With the exception of single-administrator agencies like the U.S. Treasury and Justice Departments and the Environmental Protection Agency, for instance, all federal regulatory agencies like the SEC and the Commodity Futures Trading Commission are held to the Sunshine Act’s mandate that no more than two commissioners can meet to collaborate on policy decisions. The end result of this, however, in Wallman’s view, is “polarization and less thoughtful rulemakings.” The Act inhibits the agency’s ability to benefit from “a multi-headed commission.”
Plaze agreed that the SEC, where the commissioners are always equally constituted by Republicans and Democrats, with the chair traditionally coming from the party that holds the White House, would be better able to “achieve the objectives of the commission” if they were allowed to reach a consensus in “private” on regulatory matters.
Arthur Levitt, who was the longest-serving SEC chairman, from 1993 to 2001, said that during his time at the commission, the Sunshine Act didn’t create what he views as significant problems because he was dealing with a “much less political and ideological” commission.
“It’s much more difficult running the agency today than when I was there,” Levitt told IA. “By and large during my years at the commission, the environment was collegial. We were a fairly close-knit group; it was almost a family environment. We tended to know what each other thought about a particular issue and our counsels worked together to iron out differences.”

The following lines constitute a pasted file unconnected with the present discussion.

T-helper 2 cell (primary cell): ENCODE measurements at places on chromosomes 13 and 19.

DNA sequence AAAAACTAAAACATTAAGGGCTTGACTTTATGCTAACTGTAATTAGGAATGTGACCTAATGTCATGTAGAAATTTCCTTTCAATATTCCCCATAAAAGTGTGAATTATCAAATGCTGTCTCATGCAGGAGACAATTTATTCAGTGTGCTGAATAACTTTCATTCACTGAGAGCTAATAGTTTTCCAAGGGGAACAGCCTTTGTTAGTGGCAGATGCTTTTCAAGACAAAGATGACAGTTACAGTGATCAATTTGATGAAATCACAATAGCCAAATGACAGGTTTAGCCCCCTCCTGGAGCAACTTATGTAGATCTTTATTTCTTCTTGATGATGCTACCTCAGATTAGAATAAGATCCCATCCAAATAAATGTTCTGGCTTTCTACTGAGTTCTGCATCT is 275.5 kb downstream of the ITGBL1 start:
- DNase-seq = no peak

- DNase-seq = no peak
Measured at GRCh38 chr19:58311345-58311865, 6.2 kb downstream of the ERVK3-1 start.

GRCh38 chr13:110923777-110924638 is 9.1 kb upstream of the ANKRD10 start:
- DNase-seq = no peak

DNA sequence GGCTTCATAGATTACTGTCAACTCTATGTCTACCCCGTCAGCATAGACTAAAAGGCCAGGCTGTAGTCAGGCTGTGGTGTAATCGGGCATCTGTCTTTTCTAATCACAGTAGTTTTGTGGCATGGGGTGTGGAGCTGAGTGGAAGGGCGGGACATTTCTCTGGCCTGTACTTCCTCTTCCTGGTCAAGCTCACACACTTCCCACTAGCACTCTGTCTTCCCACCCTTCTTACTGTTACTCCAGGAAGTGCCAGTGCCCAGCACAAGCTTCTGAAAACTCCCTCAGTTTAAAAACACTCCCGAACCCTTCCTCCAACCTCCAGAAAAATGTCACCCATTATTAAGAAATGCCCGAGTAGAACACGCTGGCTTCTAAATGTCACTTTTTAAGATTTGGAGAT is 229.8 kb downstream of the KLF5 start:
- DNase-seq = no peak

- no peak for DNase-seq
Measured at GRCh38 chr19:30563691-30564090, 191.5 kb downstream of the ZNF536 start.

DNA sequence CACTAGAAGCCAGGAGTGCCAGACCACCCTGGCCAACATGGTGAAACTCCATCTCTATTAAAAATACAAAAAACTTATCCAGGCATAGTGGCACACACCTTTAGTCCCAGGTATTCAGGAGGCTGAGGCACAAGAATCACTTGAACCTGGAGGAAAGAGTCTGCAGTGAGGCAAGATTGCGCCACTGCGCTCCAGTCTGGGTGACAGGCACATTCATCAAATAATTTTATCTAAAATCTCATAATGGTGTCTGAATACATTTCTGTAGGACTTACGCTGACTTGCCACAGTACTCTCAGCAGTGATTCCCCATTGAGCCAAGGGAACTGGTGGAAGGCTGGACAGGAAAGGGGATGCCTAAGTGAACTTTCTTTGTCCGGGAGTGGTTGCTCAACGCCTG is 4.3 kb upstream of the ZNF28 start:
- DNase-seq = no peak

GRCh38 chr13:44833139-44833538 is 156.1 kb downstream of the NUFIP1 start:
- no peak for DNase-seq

However, since he left the SEC, Levitt said the commission has become more politicized and “commissioners tend to represent an ideology, rather than what may benefit investors or what may be good for the markets.” The commissioners “look upon every decision in terms of whether it coincides or clashes with their political ideology, whatever that might be.”
The growing trend over the years of appointing former Capitol Hill staff members to SEC commissioner posts has contributed to a politically charged agency. “The commission is made of up largely of former [Hill] staffers, rather than as in the past [when it consisted of] distinguished lawyers and accountants,” Levitt said. These commissioners “tend to carry with them the biases of the people they’ve worked for” on the Hill.
Congress Weighs In
Wallman said that it was difficult in the 1990s to get Congress involved in securities matters “even when the commission wanted them involved,” like with the National Securities Markets Improvement Act (NSMIA), “where congressional action was needed and eventually won; but it was an effort.” Since Enron, Sarbanes-Oxley and eventually Madoff, the financial crisis and the resulting Dodd-Frank Act, Congress exerted “greater involvement” in regulating Wall Street, and “the industry also became even more involved with Congress,” he said.
The “inevitable partisan perspectives in Congress have become more pervasive and more forceful. That has a significant impact on the SEC, its agenda and the way it works,” Wallman continued. However, Wallman maintains that the commissioners themselves have been “no more political or partisan” than they have been in the past. “I do not think it is [the commissioners] who have changed. I think the current group is an amazingly talented group and the commission is as good now as it has been.” Instead, Wallman said that what “has changed, very significantly, is the environment in which they are acting.”
Plaze agreed that the SEC has become a much more highly politicized agency over the past decade, which he said reflects the “larger disagreements” endemic to Washington.